Emmanuel "Rico" Rodriguez (17 October 1934 - 04 September 2015) gets a mention in Ian Dury's song Reasons To be Cheerful. Like a million others I agree with Dury that "listening to Rico" is one of the great pleasures in life. The distinctive emotive sounds Rico could make on his trombone were unique. Rico was a versatile musician with plenty of tricks up his sleeve. He could make music that sounded sad and even haunting but it was more than that - he was an artist with a gift and his ability was something special. Rico was taught trombone by Don Drummond and made classic records with other ska legends such as Prince Buster and then later moved to Britain and worked with The Specials. I love the way he plays on "Do Nothing" and "Message To You Rudy". And he contributed an amazing solo on the extended version of Ghost Town which is regarded by many as the best reggae single to get to number one in the British charts. In more recent times he was a member of Jools Holland's Rhythm and Blues Orchestra and consequently got to tour all over the UK. No one can say his talent went unnoticed - many stars like Paul Weller wanted him on their albums, Trojan records brought a 2 CD box set of his earliest recordings, he was also awarded both an MBE in 2007 and a Jamaican Silver Award in 2012.
In March 2010 I went to Brighton to see Jerry Dammers & His Spatial Arkestra featuring Rico. It was a good turn out. The audience were very mixed, different ages and backgrounds etc which was good. There were a lot of breath taking moments. There was a wild re-working of the Bat Man theme with crazy sax solos. They did a new versions of Ghost Town which was great. Rico was on fine form and got a hero's welcome. After the show the musicians came and played outside and met the crowd and I took this photo:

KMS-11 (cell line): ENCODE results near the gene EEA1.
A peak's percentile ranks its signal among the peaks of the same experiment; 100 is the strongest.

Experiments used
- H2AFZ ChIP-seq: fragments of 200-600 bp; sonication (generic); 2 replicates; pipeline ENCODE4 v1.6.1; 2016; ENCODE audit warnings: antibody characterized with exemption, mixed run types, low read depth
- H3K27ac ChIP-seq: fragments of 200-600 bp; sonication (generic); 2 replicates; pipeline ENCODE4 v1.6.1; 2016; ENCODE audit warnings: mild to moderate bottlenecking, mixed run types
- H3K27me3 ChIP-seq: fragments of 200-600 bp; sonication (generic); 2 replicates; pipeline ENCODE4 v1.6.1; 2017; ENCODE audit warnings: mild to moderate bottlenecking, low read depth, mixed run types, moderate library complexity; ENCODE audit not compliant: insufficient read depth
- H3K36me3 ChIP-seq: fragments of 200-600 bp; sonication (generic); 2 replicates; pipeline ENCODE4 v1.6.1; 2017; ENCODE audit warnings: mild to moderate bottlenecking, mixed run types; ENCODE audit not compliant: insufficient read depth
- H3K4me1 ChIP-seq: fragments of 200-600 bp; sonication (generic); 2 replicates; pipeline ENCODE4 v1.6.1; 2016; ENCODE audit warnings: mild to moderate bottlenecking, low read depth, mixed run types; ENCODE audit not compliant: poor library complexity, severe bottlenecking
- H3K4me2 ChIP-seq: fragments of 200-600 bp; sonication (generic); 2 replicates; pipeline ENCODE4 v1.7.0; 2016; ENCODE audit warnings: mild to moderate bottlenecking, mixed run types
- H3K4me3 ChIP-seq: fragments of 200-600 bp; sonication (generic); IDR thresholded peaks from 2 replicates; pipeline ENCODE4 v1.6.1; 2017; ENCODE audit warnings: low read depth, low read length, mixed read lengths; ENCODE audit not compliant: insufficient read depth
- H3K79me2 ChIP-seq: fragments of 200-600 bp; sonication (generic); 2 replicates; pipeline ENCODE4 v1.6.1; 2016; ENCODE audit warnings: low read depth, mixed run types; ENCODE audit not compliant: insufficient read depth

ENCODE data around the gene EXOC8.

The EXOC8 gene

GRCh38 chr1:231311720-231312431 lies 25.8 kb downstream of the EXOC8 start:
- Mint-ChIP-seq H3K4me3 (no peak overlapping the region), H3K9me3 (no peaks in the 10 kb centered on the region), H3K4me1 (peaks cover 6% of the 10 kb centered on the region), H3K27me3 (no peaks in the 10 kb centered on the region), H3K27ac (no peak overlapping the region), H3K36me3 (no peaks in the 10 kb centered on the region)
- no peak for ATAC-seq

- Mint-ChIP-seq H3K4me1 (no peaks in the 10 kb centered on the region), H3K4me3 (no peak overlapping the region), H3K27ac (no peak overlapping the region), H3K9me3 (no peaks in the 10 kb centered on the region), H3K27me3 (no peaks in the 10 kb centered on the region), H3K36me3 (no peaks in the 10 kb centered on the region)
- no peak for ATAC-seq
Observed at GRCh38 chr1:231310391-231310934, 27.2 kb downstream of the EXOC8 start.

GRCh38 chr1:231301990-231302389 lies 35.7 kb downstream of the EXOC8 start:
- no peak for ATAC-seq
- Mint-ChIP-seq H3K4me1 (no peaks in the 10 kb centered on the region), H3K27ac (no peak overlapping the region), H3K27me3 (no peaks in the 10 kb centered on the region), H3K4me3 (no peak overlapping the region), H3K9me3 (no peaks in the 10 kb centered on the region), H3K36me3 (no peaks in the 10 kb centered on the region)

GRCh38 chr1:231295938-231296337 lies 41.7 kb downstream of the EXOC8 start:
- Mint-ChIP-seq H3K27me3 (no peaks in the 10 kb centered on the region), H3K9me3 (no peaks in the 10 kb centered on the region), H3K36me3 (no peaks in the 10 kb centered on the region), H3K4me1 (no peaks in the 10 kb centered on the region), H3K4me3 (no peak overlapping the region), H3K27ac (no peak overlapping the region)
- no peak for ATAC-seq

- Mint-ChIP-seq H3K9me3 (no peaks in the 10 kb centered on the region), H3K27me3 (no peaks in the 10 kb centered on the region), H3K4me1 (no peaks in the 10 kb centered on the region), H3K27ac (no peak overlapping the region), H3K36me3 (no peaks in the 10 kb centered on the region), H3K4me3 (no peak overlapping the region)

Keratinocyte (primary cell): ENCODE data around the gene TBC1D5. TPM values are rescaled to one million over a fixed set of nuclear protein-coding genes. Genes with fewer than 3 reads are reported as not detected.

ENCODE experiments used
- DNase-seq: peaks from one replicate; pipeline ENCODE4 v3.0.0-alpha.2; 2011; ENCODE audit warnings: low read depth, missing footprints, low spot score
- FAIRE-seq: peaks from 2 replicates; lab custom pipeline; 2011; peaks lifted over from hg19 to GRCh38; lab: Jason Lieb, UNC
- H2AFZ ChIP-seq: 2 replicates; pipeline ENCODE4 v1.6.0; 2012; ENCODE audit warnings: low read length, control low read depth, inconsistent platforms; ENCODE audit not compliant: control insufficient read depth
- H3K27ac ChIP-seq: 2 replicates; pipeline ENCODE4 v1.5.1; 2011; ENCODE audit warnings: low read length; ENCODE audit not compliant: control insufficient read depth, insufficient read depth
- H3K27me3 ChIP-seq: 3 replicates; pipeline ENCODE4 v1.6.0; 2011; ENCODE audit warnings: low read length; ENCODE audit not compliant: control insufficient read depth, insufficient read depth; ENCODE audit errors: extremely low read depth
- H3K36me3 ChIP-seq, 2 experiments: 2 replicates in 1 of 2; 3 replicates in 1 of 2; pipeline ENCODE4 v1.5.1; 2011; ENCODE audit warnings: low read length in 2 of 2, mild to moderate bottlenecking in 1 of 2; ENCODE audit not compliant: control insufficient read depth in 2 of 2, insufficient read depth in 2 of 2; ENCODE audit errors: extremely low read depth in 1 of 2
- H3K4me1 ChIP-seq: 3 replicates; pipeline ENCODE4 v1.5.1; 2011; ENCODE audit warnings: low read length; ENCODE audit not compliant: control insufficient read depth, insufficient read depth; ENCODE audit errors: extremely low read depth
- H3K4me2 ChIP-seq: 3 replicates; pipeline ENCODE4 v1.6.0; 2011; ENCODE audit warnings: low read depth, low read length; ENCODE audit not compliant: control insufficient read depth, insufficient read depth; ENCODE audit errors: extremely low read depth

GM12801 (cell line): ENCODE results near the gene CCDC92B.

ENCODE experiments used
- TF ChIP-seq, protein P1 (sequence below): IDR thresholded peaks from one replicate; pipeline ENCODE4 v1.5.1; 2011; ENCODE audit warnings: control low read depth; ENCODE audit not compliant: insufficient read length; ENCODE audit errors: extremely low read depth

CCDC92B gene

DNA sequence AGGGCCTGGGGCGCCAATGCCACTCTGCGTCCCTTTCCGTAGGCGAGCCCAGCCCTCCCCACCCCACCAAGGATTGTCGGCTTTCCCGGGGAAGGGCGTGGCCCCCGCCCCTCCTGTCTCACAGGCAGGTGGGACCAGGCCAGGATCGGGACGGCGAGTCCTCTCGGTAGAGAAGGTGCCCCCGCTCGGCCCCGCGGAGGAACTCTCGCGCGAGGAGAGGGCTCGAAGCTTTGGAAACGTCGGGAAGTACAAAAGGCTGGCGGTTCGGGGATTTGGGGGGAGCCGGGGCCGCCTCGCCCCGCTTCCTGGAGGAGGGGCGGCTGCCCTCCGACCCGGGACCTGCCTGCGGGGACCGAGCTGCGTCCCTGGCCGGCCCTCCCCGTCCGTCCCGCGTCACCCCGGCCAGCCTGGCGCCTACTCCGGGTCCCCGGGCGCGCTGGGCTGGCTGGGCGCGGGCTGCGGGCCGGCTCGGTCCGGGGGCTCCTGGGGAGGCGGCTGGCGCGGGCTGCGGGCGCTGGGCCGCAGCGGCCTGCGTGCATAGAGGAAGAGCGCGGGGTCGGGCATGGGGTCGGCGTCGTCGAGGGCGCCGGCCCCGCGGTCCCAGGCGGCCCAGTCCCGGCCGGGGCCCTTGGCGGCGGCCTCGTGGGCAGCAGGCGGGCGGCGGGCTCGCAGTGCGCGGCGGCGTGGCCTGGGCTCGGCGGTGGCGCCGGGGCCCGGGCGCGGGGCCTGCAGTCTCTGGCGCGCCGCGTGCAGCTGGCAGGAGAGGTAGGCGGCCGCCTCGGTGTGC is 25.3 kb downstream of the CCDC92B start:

I remember on the train on the way home how the Sun Ra tunes and chants had really stuck in my head. The musicians were all dressed in Egyptian clothes and the idea was they were like travelers going back and forth in time. At one stage in the evening Jerry tried to get everyone in the audience to gargle - it was nuts but somehow it all just about worked. I was impressed and everything felt very positive – it was a really good night. However, my favourite Rico memory was a concert that happened 6 months earlier in Soho where Rico was joined onstage by Dick Cuthell.
I've always been a huge fan of The Specials in their 2-tone days. In my opinion Rico and Dick Cuthell (who played flugel horn, cornet, and trumpet) turned several good Specials songs into truly great ones. For some reason Dick Cuthell retired from the music scene in the 1990s and wasn't heard of for quite some time. But in 2003 Jerry Dammers got Rico, Dick Cuthell, bassist Horace Panter, and singer/guitarist Lynval Golding together to work on a brand new track called "First Victims of War." Dammers believed he could get all The Specials back together and come back with a new material that would carry on where Ghost Town left off but sadly things didn't go to plan and nothing got released. However, the night Dick and Rico played Gaz's Rockin' Blues was just magic. When I got to the venue in Wardour Street Rico was there and he greeted me with a big smile, shook my hand and thanked me for coming.